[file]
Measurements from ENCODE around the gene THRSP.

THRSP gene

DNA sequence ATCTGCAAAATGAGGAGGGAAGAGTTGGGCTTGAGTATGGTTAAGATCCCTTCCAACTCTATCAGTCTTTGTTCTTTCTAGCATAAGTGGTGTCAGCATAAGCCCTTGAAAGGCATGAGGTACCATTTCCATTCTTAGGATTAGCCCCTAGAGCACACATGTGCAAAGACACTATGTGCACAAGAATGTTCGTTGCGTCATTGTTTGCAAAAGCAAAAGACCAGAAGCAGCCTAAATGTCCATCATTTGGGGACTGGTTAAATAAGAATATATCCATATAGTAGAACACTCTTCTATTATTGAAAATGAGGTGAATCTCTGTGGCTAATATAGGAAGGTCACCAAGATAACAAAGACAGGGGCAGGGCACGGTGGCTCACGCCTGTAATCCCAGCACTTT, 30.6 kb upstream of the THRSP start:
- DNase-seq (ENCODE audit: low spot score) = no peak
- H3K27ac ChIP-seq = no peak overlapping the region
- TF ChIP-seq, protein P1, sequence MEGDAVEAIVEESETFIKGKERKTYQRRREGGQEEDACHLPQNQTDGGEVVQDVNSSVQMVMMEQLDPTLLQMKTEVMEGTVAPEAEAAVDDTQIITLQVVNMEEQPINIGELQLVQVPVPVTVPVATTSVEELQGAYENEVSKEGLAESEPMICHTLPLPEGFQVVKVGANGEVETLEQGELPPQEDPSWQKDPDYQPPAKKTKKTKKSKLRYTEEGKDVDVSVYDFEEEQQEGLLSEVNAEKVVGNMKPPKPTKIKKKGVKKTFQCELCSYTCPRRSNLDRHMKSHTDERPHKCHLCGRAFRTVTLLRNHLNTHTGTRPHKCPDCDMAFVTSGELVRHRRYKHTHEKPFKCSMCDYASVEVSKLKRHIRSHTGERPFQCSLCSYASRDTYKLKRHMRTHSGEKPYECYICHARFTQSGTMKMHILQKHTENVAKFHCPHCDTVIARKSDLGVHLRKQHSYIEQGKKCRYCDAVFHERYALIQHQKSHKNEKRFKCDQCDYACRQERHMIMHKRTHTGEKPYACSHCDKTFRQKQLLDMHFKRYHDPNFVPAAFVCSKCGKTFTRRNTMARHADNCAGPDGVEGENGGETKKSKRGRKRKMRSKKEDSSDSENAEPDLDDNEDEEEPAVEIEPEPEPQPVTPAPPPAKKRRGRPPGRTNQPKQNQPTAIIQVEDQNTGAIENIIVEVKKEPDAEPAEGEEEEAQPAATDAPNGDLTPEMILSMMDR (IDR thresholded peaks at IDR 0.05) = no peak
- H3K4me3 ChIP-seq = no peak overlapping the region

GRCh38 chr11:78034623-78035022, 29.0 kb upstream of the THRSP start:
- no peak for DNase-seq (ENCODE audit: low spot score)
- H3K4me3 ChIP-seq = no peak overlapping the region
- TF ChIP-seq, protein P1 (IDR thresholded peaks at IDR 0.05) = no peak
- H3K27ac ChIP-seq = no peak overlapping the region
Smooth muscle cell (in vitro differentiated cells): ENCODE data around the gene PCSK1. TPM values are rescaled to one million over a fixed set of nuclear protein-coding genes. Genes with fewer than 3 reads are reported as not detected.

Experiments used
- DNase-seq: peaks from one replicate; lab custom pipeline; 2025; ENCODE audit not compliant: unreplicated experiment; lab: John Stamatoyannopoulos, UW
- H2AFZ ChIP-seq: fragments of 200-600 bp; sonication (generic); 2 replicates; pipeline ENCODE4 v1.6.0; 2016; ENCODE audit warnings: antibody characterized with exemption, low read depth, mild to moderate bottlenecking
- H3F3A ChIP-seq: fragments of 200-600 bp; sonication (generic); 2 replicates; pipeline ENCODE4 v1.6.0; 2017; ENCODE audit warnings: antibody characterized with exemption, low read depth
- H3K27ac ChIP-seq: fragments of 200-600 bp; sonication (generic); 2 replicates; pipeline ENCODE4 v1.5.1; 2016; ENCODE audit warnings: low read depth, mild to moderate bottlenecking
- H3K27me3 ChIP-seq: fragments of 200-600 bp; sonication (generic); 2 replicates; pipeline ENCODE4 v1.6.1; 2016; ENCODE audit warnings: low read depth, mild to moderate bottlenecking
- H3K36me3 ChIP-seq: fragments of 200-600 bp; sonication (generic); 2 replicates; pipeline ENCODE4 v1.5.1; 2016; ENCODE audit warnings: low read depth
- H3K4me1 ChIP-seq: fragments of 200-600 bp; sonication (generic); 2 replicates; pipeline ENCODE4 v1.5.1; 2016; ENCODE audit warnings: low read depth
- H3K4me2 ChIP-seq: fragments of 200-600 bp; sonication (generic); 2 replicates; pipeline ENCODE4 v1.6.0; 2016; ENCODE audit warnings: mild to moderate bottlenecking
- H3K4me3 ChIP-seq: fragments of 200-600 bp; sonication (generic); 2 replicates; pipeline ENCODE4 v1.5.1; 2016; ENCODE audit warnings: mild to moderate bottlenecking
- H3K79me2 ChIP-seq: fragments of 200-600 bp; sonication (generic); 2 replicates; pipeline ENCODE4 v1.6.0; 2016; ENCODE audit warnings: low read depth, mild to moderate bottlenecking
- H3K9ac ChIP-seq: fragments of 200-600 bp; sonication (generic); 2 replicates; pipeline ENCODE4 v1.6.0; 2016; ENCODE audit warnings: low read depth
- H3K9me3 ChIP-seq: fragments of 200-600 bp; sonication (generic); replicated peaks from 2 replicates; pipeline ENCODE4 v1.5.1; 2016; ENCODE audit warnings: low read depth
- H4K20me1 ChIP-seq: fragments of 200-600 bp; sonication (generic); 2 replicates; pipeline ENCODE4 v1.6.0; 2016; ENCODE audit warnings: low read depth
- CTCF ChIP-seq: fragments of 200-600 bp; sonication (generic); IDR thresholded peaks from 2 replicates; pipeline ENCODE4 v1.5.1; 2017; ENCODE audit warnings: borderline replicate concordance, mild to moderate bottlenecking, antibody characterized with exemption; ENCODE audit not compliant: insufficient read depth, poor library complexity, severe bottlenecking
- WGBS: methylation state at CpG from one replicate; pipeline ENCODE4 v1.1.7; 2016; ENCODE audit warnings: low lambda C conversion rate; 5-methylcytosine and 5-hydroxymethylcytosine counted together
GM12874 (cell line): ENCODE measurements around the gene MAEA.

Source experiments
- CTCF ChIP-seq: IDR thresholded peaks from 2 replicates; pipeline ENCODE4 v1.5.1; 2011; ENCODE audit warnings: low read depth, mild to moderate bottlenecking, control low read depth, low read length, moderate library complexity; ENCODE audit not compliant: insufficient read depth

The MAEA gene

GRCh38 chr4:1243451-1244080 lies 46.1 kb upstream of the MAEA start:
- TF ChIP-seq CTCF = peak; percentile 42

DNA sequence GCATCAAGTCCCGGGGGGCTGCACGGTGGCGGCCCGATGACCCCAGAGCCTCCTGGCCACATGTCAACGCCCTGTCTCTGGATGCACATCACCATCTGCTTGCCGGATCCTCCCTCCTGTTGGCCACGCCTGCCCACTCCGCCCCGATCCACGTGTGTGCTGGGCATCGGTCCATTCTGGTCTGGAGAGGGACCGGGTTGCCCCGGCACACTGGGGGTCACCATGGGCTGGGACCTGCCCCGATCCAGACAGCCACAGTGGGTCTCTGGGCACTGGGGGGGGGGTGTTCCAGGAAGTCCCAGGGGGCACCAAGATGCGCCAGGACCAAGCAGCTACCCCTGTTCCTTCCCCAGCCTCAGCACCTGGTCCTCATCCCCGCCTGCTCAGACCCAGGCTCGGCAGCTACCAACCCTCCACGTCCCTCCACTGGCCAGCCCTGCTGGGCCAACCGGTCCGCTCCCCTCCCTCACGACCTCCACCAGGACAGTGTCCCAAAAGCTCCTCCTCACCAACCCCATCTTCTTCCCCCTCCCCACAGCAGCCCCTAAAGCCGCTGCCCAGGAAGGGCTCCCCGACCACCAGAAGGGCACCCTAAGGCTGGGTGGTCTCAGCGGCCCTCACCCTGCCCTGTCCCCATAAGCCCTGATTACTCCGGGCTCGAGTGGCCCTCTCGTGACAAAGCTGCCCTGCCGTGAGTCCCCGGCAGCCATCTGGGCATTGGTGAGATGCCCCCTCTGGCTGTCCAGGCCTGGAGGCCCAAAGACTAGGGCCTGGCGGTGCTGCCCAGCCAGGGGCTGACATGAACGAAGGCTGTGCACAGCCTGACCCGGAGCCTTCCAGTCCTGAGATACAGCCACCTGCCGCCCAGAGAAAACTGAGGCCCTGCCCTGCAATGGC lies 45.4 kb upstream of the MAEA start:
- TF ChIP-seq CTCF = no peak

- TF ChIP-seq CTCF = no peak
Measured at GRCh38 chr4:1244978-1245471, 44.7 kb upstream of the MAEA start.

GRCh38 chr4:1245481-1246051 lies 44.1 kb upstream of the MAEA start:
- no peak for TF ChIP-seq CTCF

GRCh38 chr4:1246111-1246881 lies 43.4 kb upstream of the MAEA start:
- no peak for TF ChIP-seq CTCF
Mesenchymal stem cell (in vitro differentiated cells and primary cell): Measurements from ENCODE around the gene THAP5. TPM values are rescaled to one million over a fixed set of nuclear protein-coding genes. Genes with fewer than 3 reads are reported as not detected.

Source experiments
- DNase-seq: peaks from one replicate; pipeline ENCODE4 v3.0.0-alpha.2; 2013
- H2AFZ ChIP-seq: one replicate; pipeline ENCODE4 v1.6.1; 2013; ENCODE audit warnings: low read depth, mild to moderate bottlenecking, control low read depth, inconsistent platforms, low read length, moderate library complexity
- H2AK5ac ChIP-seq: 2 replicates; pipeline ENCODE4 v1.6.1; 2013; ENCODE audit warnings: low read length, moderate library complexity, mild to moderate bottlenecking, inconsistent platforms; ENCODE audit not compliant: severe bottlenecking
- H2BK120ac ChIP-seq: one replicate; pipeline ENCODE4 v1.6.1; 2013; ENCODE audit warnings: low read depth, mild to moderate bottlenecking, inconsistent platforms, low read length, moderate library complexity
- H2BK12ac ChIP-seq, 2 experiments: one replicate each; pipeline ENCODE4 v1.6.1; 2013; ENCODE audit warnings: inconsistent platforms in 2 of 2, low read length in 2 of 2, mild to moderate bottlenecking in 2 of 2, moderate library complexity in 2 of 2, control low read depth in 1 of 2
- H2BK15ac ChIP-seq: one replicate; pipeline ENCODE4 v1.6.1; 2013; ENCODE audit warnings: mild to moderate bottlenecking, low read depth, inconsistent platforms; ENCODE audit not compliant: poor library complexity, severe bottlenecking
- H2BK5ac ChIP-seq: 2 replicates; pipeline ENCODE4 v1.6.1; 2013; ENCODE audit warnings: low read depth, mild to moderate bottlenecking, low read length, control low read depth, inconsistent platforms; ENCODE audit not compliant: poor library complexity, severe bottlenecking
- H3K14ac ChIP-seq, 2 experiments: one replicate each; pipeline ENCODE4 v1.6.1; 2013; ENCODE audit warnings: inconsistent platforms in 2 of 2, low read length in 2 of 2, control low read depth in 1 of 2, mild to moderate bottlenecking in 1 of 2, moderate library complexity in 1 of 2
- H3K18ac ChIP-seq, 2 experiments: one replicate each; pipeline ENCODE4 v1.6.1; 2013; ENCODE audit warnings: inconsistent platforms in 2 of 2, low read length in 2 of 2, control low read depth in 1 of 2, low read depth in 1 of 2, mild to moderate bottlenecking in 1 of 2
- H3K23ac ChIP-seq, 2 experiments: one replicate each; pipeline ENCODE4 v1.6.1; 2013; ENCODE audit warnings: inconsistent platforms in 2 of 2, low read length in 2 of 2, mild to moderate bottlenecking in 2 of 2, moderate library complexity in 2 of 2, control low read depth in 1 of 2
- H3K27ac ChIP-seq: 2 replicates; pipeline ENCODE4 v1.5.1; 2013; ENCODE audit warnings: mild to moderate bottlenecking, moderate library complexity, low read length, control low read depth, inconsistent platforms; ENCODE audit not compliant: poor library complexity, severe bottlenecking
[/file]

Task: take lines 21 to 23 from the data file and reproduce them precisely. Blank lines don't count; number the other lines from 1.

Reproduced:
- H3K4me1 ChIP-seq: fragments of 200-600 bp; sonication (generic); 2 replicates; pipeline ENCODE4 v1.5.1; 2016; ENCODE audit warnings: low read depth
- H3K4me2 ChIP-seq: fragments of 200-600 bp; sonication (generic); 2 replicates; pipeline ENCODE4 v1.6.0; 2016; ENCODE audit warnings: mild to moderate bottlenecking
- H3K4me3 ChIP-seq: fragments of 200-600 bp; sonication (generic); 2 replicates; pipeline ENCODE4 v1.5.1; 2016; ENCODE audit warnings: mild to moderate bottlenecking